In 1949 program planning theory was defined as four guided questions looking at the purpose, content, method and evaluation of a program. In 1950 the theory was complemented by adding learner needs. In 1966 social and political aspects of program planning were added – the more elements that were added, the more flexible the process became. Starting off as a technical and very linear procedure based on behaviouristic principles, the planning process became detailed and elastic and as soon as humanistic learning principles came into
play acknowledged the importance of various stakeholder contributions to the process.

  1. How does the feminist
    critique affect program planning processes?

According to Sork, the feminist critique confronts the lack of gender considerations in conventional program planning. Although literature on women as learners and the role of gender in education exists, it has minimal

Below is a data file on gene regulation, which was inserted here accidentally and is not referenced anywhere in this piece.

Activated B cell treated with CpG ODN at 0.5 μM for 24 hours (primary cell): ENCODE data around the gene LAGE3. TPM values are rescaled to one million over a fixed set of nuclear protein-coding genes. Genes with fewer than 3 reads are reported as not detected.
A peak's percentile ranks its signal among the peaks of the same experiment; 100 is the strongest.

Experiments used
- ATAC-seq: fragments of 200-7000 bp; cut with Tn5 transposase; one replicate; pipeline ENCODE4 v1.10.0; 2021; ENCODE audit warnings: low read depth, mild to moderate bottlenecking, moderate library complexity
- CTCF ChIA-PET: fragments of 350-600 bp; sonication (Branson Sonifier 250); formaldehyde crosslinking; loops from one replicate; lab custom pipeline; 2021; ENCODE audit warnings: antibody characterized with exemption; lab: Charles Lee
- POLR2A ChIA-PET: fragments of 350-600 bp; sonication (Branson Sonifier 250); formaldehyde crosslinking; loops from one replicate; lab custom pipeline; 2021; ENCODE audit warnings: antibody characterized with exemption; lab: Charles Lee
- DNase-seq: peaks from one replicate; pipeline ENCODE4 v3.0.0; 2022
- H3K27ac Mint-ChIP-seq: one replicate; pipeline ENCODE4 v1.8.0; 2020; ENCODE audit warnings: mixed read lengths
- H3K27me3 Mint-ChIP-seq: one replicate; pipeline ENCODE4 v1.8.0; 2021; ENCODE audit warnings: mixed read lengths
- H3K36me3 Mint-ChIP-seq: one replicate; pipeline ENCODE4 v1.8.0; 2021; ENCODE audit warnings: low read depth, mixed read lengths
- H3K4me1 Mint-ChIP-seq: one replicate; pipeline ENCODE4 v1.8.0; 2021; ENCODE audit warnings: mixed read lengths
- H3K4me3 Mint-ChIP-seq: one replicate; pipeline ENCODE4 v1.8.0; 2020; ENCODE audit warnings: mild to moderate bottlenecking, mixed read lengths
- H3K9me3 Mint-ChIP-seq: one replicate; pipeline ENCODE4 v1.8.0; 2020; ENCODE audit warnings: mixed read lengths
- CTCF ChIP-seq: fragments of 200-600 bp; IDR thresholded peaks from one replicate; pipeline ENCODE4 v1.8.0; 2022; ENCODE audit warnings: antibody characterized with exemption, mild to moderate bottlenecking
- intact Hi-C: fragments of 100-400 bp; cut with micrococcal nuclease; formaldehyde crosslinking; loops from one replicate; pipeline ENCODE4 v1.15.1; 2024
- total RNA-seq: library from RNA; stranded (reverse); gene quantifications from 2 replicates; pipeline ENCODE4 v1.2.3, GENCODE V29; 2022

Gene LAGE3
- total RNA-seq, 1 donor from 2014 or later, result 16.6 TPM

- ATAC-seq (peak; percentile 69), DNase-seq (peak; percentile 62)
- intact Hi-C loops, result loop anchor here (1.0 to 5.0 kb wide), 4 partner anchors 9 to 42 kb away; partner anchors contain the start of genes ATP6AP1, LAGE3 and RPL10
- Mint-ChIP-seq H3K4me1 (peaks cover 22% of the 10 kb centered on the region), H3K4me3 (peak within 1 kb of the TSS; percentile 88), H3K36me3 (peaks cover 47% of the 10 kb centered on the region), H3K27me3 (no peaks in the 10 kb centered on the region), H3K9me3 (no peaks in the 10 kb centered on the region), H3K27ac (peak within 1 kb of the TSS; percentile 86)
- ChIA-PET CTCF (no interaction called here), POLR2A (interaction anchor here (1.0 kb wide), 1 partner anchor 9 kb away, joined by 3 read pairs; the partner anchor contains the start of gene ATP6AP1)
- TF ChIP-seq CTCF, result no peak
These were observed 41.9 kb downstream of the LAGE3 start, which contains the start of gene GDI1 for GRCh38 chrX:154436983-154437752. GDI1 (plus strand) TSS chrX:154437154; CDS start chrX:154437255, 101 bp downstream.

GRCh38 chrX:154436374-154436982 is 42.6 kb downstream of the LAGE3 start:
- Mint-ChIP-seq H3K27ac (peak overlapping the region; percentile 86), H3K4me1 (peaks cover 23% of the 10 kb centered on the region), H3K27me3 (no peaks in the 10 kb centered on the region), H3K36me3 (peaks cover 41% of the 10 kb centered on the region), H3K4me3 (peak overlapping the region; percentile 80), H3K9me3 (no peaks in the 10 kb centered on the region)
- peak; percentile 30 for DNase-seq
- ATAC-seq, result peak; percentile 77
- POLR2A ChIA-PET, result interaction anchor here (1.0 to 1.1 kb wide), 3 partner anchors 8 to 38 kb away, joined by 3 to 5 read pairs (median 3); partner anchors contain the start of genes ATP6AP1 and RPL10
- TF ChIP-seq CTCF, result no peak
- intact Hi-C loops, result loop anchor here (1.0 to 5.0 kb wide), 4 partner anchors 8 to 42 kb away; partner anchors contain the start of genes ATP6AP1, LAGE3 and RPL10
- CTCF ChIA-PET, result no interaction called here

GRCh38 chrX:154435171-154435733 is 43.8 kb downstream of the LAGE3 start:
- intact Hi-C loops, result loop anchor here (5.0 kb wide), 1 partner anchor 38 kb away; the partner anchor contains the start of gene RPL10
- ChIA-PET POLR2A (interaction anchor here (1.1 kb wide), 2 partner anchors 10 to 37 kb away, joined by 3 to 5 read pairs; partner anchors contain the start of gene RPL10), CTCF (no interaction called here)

influence on program planning.

In her blog, Jer mentioned some challenges female learners face as they enter formal educational
programs. Her example of pregnancy as a major obstacle to the continuation of a female’s learning path is very common even in the 21st century. I am hoping that that the increase in online learning will alleviate the problem. At the same time, I agree that measures need to be taken to make formal face-to-face education more ‘access-for-all’.

  1. What is the core principle
    of postmodernism, and how does it show up in program planning?